Last week, the US Senate passed a defense bill that includes plans to fund up to six new Arctic icebreakers.
The annual National Defense Authorization Act (NDAA) sets out the Department of Defense’s budget and programs for the 2018 fiscal year. The bill passed by the Senate last week authorized almost $700 billion in defense spending. However, the Senate and House will have to vote on separate legislation to actually provide the funding for the provisions in the NDAA.
The largest single authorization of icebreakers ever
There was great bipartisan support for the bill, which was passed in a vote of 89 to 8. There has also been significant bipartisan support when it comes to the funding for US Arctic icebreakers over the last few years. Among the lawmakers who have pushed for icebreaker funding are Sens Dan Sullivan (R-AK), Lisa Murkowski (R-AK), John McCain (R-AZ) and Angus King (I-ME).
Senator Sullivan was pleased with the bill and said at a press conference last week that it was the “largest single authorization of icebreakers ever” and that this shows that “America intends to secure its interests in this critical part of the globe.”
Opens for contracts with the Navy
The icebreaker fleet is operated by the US Coast Guard, which is under the Department of Homeland Security. However, the new NDAA specifically opens for the Coast Guard to enter into contracts with the Navy for the procurement of new icebreakers. This is also in line with what was decided by the Senate Defense Appropriations Subcommittee for FY2017 last year. The subcommittee then decided that the funding for one icebreaker would come entirely from the Navy’s shipbuilding account, rather than the US Coast Guard’s significantly smaller shipbuilding budget.
An ageing icebreaker fleet
The ageing US icebreaker fleet has been a center of attention in debates regarding stronger US involvement in the Arctic, especially during the US chairmanship of the Arctic Council, which ended earlier this year.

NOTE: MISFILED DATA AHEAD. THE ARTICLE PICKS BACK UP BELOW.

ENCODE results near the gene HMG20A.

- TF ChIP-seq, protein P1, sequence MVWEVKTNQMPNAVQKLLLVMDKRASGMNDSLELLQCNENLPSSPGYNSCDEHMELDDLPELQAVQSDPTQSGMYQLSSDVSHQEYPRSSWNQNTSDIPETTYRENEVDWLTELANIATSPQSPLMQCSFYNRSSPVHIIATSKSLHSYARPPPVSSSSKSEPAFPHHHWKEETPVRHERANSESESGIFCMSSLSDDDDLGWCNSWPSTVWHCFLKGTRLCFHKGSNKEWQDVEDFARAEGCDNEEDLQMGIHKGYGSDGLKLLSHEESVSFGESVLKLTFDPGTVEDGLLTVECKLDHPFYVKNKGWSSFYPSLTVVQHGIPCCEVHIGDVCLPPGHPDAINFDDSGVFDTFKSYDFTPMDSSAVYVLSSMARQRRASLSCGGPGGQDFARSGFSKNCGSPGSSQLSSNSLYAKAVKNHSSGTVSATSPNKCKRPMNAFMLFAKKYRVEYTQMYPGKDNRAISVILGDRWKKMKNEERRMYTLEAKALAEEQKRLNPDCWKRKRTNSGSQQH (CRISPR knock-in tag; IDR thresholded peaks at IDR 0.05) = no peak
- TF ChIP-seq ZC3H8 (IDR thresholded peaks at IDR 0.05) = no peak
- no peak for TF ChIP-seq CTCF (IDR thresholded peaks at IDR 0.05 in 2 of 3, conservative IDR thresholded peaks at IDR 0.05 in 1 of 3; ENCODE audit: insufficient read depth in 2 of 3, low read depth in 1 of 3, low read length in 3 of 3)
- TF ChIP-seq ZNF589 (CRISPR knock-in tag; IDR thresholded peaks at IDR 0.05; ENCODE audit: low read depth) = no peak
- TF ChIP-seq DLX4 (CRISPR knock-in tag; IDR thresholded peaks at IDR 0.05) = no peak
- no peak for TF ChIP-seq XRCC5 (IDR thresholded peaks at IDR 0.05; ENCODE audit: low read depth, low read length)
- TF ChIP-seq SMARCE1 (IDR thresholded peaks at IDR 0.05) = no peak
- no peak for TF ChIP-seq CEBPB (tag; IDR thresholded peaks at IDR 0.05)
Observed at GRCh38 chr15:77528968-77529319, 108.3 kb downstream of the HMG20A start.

Currently, the US Coast Guard operates one heavy icebreaker, the Polar Star, which is nearly 40 years old and was only intended for a 30-year service life. With the opening of the Arctic, new resources and shipping routes have become more accessible. Increased human activity raises a need for protection of the environment as well as people. A functioning US icebreaker fleet is vital for operating in the challenging Arctic environment, and to respond to possible emergencies, oil spills and disasters.
In comparison, Russia’s icebreaker fleet consists of more than 40 icebreakers. This big difference has by many been called an “icebreaker gap”.
How many icebreakers does the US need?
The Coast Guard has pushed for funds for new icebreakers for several years. A 2013 polar icebreaker Mission Need Statement by the Department of Homeland Security (DHS) stated that the Coast Guard will potentially need up to six icebreakers to “adequately meet mission demands in the high latitudes […]”.
Since this, the Coast Guard and lawmakers have taken further steps to update the icebreaker fleet.
The Coast Guard’s 2017 acquisition budget request was the largest in history according to Adm. Zukunft, Commandant of the US Coast Guard. This budget significantly increased the funding for a polar icebreaker in order to accelerate the process. The Coast Guard’s proposed 2018 budget requests acquisition funding for a polar icebreaker that the Coast Guard wants to start building in 2019.
According to a September 2017 Congressional Research Service report, the Coast Guard’s current icebreaker program sets out to procure three new heavy polar icebreakers: delivered in the fourth quarter of FY2023, the second quarter of FY2025, and the second quarter of DY2026, respectively. Only one of these ships are now partially funded.
Authorization act does not mean appropriation
Although the NDAA has authorized funding, the House and Senate Appropriations Committees will in the end decide if the icebreaker fleet will in fact receive the funding that has been recommended. The NDAA is on this area more of a set of recommendations that the Appropriations Committees can decide to either adopt, reject or change.
We will therefore have to wait until the House and Senate Defense Appropriations Committee votes over specific appropriation bills to see how much funding the icebreaker fleet actually receives.